Nancy: I used to be fast and Charlie used to be slow. Now I have to hurry to keep up with him. He has gotten way faster. Now we average at least 2 throughout the whole trip and before we used to hike probably around 2 1/2 mph. Even though we’re getting older, we’re getting faster or staying the same speed.

Charlie and Nancy at Mount Rainier

Charlie and Nancy at Mount Rainier

How have the mountains changed over the past 11 years?

More people. We have learned to never hike a 4000-footer in the summer on the weekend. It’s unbelievable, like a conga line going up these mountains. We used to break trail in the winter – but over the past 2-3 years we’ve never broken trail. It used to be that you were surprised to see anybody else in the winter, and now we’re surprised if we have to break trail. There are just so many more people out there now. And there’s more trash on the trail.

What trail etiquette tips do you have for fellow hikers?

Don’t talk on your cell phone while hiking. (It’s great to bring in an emergency, but chatting your way down the trail is a faux pas). Also step off the trail when you’re taking a break. The hiker going up has the right of way. If you are hiking with a dog, keep the dog under control – most hikers keep their dog on a leash as it’s going by which is great – but it’s not okay to let your dog jump all over other hikers, even if it’s friendly.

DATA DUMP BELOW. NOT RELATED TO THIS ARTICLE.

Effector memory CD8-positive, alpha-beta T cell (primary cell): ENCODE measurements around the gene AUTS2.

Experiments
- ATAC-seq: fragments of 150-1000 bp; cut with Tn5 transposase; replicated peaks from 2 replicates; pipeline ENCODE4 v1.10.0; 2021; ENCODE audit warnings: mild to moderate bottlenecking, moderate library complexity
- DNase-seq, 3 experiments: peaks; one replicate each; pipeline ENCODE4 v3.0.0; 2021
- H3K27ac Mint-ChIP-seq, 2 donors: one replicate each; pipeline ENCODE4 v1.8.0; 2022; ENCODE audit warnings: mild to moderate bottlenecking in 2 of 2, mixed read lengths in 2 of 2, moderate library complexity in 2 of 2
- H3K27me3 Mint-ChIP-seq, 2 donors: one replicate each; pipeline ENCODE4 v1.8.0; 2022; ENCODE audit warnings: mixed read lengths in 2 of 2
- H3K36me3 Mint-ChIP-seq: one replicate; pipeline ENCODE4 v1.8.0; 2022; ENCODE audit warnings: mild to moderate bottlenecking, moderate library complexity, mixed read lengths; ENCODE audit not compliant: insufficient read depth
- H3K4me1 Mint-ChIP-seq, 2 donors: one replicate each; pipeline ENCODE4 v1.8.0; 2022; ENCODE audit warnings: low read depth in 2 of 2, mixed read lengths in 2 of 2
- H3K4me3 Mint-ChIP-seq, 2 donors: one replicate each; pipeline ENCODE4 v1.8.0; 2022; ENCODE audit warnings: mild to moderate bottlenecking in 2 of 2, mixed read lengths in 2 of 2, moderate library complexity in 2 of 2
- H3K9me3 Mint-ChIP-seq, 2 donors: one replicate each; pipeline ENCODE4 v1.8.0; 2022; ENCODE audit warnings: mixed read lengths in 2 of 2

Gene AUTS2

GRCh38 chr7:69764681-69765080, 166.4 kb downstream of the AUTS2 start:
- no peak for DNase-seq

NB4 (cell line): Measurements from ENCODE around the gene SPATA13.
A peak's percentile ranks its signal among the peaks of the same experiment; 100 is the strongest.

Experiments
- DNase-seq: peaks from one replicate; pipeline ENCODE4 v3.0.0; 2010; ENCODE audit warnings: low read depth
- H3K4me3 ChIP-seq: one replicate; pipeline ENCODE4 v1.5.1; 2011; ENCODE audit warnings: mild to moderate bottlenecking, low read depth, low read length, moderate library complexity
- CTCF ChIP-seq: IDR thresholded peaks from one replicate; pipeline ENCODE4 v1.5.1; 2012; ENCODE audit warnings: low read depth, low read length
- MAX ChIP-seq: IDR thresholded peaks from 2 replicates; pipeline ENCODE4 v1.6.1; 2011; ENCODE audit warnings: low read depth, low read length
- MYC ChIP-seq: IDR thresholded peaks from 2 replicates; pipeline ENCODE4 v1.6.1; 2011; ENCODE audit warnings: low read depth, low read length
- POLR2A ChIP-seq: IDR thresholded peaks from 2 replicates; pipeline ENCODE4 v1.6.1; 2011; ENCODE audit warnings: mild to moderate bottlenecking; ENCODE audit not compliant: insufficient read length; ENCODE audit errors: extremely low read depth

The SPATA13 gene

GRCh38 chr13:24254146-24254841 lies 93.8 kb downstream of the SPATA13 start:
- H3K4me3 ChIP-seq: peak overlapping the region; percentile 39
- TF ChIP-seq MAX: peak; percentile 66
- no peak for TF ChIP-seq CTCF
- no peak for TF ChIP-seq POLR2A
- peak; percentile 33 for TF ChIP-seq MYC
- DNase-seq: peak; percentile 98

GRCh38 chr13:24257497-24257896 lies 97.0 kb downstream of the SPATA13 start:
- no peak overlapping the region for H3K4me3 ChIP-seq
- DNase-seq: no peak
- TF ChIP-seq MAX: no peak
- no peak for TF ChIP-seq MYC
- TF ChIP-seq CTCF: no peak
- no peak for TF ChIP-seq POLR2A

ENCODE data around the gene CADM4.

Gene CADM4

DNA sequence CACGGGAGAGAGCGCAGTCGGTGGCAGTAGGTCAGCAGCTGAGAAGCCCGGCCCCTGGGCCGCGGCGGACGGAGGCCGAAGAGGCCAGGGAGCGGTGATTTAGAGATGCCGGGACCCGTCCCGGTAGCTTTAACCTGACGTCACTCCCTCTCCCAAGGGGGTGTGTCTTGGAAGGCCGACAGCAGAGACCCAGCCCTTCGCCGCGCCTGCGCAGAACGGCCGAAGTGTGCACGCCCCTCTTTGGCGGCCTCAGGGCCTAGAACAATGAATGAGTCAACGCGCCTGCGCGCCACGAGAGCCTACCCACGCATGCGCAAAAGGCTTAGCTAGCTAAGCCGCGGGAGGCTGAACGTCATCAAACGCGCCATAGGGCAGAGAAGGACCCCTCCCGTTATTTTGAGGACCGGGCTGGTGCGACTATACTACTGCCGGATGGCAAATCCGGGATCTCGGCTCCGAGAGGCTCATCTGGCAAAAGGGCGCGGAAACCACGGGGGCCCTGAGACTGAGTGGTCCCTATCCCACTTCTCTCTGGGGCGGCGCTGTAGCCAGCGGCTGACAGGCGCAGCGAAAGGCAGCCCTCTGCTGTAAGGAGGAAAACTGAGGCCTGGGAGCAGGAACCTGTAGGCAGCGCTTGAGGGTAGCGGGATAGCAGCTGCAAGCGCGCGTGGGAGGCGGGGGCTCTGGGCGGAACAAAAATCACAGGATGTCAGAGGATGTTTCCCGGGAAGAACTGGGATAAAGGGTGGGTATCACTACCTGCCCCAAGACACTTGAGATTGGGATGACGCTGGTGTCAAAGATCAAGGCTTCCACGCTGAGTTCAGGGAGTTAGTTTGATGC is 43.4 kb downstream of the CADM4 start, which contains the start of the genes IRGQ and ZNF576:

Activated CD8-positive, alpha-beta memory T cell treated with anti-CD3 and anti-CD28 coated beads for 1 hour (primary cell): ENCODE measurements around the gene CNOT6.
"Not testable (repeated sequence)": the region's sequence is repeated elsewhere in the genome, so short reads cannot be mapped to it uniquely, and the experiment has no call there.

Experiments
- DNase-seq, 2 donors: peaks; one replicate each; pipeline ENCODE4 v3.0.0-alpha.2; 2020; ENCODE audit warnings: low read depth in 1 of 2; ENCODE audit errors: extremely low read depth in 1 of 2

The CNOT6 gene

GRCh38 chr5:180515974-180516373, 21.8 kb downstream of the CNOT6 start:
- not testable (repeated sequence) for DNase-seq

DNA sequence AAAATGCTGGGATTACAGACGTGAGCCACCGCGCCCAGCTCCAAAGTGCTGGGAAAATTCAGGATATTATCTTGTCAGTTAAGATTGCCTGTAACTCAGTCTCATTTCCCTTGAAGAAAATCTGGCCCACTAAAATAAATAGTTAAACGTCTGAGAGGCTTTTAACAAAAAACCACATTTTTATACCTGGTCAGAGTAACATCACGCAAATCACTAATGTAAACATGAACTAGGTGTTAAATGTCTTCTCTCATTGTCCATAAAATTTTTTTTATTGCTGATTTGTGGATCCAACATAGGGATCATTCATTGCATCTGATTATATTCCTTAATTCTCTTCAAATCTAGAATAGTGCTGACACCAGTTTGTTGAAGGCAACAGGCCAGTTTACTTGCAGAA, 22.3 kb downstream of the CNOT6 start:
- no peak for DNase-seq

Hiking the Wildcats

Hiking the Wildcats

What are some unusual things you have seen on the trails?

Nancy: We saw people hiking up Jefferson barefoot the other day. We saw people on sheer ice for miles with no traction recently – which is not unusual. A great percent of the people are unprepared in the winter here. In the winter there has been so much snow that we have sat on the roofs of AMC (Appalachian Mountain Club) Huts.

Charlie: Undercasts

What’s the most dangerous thing you have experienced while hiking?

When we were hiking an 11 mile traverse over the Presidentials – from Jefferson to Adams to Madison – in the winter with nobody else around and it was all ice. Charlie said “Let’s hold hands and go over this icy section” and I said “No way. I’m not holding hands. What if one us falls? They’ll take the other one with them”. And just then Charlie fell and slid down Mt Jefferson. Luckily it wasn’t at one of the ravines. He went down and tried to grab bushes along the way and missed them, his poles went flying, his water bottles went flying. And finally he stopped and he looked up and said to me, “Stay right there hon, I’ll be right up to help you across”. That was the scariest thing. It could have been bad, but luckily it wasn’t.